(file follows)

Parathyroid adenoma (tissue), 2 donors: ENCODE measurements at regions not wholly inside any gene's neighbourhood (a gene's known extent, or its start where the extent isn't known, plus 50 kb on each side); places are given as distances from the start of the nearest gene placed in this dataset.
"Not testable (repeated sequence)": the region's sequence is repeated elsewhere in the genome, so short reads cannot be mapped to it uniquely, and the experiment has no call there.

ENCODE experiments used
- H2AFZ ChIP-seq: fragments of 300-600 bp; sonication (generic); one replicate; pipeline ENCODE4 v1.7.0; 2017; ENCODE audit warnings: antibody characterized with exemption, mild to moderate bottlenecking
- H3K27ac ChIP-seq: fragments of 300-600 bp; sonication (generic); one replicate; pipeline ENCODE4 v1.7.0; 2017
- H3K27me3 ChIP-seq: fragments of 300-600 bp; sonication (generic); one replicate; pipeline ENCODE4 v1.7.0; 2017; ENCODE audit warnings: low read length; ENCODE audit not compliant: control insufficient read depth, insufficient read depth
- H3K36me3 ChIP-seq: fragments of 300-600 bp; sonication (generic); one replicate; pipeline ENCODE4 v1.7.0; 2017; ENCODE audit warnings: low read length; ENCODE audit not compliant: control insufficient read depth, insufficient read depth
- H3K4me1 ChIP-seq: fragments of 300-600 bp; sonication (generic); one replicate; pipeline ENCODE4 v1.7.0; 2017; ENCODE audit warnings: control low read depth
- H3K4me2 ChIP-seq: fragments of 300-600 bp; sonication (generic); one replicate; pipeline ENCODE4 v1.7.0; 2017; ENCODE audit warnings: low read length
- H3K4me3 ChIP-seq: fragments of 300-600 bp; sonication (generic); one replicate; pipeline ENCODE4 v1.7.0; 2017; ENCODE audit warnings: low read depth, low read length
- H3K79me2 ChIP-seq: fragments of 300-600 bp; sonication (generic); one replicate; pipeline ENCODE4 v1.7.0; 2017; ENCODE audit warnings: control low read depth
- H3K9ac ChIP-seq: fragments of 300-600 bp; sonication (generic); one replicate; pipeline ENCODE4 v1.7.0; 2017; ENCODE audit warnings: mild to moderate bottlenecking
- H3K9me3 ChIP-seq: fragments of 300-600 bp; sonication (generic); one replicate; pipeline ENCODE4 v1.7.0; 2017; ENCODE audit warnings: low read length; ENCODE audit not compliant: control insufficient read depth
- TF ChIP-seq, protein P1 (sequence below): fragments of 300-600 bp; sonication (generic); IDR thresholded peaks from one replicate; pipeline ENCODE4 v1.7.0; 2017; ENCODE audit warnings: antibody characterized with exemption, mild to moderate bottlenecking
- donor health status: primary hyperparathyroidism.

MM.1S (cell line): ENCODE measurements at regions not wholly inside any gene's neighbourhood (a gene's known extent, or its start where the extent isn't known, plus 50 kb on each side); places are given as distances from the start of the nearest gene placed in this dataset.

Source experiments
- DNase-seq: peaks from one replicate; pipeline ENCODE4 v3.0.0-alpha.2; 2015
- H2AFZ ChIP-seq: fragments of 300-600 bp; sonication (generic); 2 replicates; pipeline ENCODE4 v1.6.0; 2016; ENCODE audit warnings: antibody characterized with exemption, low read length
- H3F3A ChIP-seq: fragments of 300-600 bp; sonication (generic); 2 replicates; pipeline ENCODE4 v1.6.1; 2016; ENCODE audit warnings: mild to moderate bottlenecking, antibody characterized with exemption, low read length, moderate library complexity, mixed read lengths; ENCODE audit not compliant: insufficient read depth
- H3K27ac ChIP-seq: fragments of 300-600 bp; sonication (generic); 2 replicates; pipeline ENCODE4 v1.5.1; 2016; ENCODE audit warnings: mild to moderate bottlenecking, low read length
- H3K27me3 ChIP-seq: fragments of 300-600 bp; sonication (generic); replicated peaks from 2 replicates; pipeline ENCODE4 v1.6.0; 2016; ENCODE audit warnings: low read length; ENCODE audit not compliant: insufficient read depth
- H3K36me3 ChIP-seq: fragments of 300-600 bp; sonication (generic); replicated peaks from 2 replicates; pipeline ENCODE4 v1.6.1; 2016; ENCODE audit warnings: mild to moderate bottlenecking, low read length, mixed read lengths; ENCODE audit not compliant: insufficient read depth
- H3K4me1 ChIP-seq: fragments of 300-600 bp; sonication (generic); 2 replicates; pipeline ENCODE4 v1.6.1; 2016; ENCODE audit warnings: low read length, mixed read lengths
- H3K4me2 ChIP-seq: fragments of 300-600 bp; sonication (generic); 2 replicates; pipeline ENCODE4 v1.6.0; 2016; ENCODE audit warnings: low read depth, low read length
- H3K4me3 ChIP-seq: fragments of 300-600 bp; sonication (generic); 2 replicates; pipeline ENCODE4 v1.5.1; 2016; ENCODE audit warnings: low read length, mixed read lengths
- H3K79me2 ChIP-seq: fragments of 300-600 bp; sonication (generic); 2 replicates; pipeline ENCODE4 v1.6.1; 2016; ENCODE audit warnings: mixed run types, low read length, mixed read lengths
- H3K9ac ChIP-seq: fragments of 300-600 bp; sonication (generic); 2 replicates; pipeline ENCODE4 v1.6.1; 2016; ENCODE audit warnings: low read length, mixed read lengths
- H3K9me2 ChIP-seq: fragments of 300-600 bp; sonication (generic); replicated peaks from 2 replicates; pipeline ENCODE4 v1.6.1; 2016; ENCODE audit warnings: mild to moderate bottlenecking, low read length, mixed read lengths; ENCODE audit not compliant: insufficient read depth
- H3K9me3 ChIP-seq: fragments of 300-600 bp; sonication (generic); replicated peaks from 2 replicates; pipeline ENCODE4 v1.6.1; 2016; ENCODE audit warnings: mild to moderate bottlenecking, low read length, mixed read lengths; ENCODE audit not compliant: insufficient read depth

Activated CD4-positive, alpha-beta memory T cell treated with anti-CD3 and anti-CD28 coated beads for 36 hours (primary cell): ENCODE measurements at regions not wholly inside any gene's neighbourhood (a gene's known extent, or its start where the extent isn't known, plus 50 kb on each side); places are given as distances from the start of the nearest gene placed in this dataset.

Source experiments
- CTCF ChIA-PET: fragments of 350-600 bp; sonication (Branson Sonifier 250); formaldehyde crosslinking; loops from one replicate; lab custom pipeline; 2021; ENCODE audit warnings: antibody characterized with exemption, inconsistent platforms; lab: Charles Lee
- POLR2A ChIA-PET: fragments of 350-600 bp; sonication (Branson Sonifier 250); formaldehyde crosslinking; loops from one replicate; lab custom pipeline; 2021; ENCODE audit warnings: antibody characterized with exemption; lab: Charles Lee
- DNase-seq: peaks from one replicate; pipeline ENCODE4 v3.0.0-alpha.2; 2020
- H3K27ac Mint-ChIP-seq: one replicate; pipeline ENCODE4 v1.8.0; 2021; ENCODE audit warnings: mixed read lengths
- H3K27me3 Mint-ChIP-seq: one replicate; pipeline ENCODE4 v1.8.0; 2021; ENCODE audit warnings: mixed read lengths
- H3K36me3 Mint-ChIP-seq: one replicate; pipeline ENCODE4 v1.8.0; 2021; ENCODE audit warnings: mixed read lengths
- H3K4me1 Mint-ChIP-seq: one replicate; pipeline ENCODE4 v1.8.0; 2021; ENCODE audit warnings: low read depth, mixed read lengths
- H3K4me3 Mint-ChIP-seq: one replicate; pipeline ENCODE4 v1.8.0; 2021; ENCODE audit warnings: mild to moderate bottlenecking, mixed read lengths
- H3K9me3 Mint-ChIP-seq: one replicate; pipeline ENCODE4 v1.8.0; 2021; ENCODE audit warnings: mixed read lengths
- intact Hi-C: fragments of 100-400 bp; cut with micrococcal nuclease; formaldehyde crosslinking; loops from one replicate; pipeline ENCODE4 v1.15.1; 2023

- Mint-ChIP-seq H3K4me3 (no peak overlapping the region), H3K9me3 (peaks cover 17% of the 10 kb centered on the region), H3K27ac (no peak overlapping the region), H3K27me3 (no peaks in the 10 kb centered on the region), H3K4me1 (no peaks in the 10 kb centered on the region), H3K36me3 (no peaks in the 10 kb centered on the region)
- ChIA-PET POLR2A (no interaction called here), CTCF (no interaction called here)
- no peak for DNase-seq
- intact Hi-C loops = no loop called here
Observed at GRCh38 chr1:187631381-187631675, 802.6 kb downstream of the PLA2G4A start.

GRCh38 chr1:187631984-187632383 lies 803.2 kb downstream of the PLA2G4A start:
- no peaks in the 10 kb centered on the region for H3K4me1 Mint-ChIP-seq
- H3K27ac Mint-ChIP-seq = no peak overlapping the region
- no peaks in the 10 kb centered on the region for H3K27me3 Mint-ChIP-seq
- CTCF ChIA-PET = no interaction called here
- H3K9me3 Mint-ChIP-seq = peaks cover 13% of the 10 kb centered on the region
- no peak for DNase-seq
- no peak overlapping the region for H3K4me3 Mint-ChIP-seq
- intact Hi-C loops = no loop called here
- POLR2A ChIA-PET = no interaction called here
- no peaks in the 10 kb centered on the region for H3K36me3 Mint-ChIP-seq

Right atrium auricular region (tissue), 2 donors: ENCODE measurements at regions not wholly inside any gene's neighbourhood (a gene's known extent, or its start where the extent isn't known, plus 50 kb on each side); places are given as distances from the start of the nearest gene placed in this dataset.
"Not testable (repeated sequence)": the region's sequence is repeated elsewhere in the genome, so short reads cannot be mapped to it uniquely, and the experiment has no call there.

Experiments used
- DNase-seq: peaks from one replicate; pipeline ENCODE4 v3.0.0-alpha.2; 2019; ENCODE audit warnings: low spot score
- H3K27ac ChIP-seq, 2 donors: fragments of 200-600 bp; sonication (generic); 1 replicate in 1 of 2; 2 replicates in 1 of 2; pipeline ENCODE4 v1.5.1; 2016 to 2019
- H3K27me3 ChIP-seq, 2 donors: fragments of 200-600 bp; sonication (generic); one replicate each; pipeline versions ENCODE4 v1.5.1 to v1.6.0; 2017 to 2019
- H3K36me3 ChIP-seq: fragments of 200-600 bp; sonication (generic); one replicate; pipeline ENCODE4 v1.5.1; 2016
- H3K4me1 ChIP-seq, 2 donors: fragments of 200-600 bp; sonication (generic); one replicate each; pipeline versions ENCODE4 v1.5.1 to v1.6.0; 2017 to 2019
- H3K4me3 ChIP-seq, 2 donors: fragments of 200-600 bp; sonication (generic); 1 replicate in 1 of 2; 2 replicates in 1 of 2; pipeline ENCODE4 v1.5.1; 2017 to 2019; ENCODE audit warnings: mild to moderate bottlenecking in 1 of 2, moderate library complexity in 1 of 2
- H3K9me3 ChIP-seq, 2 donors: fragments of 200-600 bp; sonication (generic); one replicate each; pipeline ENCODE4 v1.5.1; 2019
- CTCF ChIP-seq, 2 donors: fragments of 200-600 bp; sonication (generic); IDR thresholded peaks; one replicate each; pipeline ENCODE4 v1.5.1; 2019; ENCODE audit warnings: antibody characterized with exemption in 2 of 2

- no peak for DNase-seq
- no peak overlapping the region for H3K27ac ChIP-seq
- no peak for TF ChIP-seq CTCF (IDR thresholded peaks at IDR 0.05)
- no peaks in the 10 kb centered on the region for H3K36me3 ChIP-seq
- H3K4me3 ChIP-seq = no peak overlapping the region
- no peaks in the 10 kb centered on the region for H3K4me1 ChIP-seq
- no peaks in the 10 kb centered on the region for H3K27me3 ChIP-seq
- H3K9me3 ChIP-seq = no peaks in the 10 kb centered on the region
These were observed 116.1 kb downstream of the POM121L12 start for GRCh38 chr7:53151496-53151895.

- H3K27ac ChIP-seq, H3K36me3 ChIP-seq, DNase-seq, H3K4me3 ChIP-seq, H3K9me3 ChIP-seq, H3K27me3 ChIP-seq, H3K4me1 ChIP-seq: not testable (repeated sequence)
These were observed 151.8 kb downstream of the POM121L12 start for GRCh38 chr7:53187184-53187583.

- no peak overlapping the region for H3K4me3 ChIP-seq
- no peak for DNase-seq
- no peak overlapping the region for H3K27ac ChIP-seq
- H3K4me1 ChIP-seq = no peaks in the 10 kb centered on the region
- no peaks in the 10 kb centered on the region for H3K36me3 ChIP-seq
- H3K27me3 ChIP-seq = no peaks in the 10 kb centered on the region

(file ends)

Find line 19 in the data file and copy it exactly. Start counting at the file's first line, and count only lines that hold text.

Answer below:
- H2AFZ ChIP-seq: fragments of 300-600 bp; sonication (generic); 2 replicates; pipeline ENCODE4 v1.6.0; 2016; ENCODE audit warnings: antibody characterized with exemption, low read length